House debates

Wednesday, 28 November 2018


Social Services Legislation Amendment (Encouraging Self-sufficiency for Newly Arrived Migrants) Bill 2018; Second Reading

10:57 am

Photo of Mike FreelanderMike Freelander (Macarthur, Australian Labor Party) Share this | Hansard source

I rise today to speak on the social services legislation amendment, rather euphemistically called 'Encouraging Self-sufficiency for Newly Arrived Migrants', bill 2018. This bill seeks to increase the waiting period associated with a number of social security safety nets for those who have come to this country as migrants. The title of this legislation is a complete misnomer. In my view it does not seek to encourage self-sufficiency but, rather, seeks to stigmatise those in our community who need a helping hand. In its original form the bill was completely draconian. I would like to congratulate our Labor executive team of the member for Barton and the member for McMahon, who've been able to modify some of the nastier elements of this legislation that will affect newly arrived migrants to this country.

It's worth pointing out that, according to the 2016 census, around 34 per cent of my community of Macarthur were born outside Australia. While I concede that the coalition government completely botched this census, I will share some of the data it uncovered. First of all, there were just over 4,000 respondents from Macarthur who were born in England, just over 4,000 who were born in New Zealand—they were the top responses for birthplaces other than Australia—1.4 per cent were born in Fiji, 2.1 per cent were born in India and 2.2 per cent were from the Philippines. My point is this: our nation has been built on migration from the very beginnings of white settlement in Australia. Indeed, we're one of the most successful multicultural societies in the world.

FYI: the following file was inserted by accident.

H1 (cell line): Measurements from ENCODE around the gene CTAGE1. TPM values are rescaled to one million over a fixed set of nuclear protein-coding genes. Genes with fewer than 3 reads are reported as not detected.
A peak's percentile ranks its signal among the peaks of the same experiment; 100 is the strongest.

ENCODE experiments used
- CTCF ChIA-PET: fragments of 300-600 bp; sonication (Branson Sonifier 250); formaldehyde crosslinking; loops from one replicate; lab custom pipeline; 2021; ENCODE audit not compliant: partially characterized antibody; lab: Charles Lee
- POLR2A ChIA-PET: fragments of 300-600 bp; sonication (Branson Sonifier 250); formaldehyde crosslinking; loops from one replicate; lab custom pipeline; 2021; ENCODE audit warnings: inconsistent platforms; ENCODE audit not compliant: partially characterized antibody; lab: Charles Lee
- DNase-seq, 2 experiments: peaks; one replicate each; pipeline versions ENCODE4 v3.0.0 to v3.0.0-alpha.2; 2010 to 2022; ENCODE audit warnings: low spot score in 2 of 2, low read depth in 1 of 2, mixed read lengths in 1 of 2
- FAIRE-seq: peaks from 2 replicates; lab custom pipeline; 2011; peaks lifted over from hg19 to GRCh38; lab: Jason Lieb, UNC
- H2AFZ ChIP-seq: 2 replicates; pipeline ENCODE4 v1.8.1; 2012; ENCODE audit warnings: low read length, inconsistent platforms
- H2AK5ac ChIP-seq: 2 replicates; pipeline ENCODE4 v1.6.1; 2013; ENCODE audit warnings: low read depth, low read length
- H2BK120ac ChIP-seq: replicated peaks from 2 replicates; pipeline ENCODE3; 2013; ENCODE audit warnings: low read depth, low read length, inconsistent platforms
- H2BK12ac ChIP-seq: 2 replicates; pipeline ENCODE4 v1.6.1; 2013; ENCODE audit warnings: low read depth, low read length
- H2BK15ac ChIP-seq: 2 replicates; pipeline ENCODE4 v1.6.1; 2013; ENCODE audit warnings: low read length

Elements of the media, those in the hard Right and some in the government would have you think we're experiencing mass migration to Australia, that these people are coming from parts of the world experiencing civil unrest and instability and that they're coming here to suck resources from the Australian economy. Nothing could be further from the truth. The top two responses for people born outside Australia at the last census were that they came from New Zealand and England. I'd also add that the census responses for Macarthur indicated that just over 40 per cent of those surveyed had both of their parents born overseas.

Once again, I would reiterate that this country has been built on migration. Immigrants contribute to a vibrant and multicultural society. Indeed, the Macarthur community is made much, much richer through the contributions of our thriving Filipino community, our Bangladeshi community and people from all over the world. These people are Australians just like you and me. I'd add that I'm proud to represent them. Migrants have chosen Australia as their home, so in many ways they're even more attached to Australia and proud to be Australian than some people who were born here. Australians who were once migrants are actively contributing to my community of Macarthur.

Through this legislation, the newly arrived resident's waiting period for carers allowance, carer payments, youth allowance, Austudy, Newstart, sickness allowance, special benefit, bereavement allowance, widow allowance, parenting payment, mobility allowance, pension, education supplement, the healthcare card for low-income earners and the Commonwealth seniors health card will increase. Presently, from the day a migrant is issued a permanent visa, they have to wait for a period of two years before the newly arrived resident's waiting period is complete and they are eligible for governmental support. The legislation extends this period to three years. It is worth noting that this newly arrived resident's waiting period is applicable from the day residency is obtained, not from the day of arrival in Australia. So those people may wait even longer. Those with any experience in dealing with the Department of Immigration and Border Protection will know that it can take quite some time to acquire permanent residency.